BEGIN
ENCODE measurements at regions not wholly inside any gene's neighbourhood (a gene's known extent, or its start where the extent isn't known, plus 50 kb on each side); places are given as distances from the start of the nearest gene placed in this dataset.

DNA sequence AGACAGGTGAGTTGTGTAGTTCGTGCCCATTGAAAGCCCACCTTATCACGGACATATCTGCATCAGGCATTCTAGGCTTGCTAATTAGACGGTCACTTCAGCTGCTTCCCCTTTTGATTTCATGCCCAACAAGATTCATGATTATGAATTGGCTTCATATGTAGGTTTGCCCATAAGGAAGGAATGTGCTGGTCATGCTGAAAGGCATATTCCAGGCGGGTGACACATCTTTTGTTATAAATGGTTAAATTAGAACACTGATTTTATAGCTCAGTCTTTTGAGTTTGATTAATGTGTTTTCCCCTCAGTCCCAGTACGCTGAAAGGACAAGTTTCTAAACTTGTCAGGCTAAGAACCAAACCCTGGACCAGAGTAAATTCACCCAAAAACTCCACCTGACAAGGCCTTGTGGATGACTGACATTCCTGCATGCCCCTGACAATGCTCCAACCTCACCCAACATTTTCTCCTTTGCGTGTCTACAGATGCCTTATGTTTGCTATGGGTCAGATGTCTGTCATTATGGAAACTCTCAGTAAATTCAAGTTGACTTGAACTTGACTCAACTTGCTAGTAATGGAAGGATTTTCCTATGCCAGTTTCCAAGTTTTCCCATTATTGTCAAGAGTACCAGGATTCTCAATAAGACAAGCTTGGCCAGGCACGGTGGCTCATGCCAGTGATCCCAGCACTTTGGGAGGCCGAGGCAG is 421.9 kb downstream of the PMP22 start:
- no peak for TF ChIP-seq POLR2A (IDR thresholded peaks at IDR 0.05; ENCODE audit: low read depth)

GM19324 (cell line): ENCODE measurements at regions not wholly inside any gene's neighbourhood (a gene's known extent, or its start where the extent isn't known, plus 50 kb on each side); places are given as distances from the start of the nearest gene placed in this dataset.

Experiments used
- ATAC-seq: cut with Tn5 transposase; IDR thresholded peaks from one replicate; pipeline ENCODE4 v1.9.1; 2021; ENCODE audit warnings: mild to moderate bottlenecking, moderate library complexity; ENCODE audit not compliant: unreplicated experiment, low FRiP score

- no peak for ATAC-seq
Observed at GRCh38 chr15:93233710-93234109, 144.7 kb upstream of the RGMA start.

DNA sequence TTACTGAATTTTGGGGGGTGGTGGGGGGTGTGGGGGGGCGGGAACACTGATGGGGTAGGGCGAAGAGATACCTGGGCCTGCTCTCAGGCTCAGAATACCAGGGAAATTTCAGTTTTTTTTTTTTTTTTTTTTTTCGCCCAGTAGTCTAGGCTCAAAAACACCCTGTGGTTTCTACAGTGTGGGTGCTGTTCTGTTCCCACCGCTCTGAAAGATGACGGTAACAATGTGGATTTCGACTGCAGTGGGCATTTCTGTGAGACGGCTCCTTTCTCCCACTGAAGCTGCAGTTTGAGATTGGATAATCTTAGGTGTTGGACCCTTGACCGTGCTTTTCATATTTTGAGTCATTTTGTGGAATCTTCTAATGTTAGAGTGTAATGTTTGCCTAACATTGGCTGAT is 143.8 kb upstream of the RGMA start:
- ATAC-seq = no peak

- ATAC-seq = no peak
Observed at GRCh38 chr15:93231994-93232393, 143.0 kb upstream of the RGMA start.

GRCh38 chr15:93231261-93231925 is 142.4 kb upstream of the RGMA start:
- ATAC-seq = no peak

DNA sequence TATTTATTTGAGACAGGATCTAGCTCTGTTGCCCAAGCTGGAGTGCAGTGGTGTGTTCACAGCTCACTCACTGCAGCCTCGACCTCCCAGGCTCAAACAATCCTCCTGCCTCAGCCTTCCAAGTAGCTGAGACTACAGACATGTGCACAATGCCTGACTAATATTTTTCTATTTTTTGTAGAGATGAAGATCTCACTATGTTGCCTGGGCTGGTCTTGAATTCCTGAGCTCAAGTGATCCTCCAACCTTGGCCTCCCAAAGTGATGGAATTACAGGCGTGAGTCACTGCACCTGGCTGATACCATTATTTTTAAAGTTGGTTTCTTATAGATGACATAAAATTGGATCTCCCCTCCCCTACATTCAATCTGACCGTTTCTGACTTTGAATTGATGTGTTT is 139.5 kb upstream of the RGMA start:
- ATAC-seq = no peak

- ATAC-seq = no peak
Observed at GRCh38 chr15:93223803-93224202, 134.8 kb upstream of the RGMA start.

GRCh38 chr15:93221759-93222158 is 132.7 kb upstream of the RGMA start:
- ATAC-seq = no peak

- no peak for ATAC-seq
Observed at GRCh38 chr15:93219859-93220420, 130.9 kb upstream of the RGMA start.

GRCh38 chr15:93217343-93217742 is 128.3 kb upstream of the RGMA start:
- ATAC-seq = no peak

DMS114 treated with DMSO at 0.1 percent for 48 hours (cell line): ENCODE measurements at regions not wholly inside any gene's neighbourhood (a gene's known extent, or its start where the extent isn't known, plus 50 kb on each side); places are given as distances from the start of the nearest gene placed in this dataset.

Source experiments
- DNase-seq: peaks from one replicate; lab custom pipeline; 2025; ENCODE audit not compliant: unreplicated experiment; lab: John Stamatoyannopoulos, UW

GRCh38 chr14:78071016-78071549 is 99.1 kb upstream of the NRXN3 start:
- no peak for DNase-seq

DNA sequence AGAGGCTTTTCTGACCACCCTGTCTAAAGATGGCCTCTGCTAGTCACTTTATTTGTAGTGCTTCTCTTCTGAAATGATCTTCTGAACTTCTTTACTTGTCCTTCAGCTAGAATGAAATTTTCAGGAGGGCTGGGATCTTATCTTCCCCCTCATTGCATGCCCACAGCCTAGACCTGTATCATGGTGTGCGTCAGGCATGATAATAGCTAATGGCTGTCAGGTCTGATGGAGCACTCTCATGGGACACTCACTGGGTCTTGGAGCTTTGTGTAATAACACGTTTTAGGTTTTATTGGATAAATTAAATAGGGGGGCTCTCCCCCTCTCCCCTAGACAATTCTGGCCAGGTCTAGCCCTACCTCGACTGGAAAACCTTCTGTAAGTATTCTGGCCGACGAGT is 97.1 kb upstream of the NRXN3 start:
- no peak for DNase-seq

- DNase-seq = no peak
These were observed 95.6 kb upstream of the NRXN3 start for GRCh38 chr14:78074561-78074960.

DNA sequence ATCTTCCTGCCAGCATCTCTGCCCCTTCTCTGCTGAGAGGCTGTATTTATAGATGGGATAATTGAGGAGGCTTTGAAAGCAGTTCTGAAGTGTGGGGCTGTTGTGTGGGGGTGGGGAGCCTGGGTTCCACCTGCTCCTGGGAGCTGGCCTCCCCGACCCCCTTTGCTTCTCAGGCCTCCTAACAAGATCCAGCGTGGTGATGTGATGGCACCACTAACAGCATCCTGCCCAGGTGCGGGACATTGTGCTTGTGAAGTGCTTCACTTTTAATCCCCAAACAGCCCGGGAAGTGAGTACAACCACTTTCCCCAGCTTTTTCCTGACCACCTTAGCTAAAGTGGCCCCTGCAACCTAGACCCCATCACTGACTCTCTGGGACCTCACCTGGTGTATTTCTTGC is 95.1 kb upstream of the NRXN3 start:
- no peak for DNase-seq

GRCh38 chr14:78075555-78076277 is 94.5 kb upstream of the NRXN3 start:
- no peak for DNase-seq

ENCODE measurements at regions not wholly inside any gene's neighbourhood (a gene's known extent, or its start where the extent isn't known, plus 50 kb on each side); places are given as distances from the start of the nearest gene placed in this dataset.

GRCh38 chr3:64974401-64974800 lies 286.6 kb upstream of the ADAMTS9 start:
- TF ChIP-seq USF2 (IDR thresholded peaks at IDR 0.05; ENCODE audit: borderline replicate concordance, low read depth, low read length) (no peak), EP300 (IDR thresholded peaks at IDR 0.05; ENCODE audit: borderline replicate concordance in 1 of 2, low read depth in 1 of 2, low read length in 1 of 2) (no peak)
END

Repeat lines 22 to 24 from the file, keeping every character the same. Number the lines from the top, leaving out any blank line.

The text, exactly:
Observed at GRCh38 chr15:93219859-93220420, 130.9 kb upstream of the RGMA start.

GRCh38 chr15:93217343-93217742 is 128.3 kb upstream of the RGMA start:
- ATAC-seq = no peak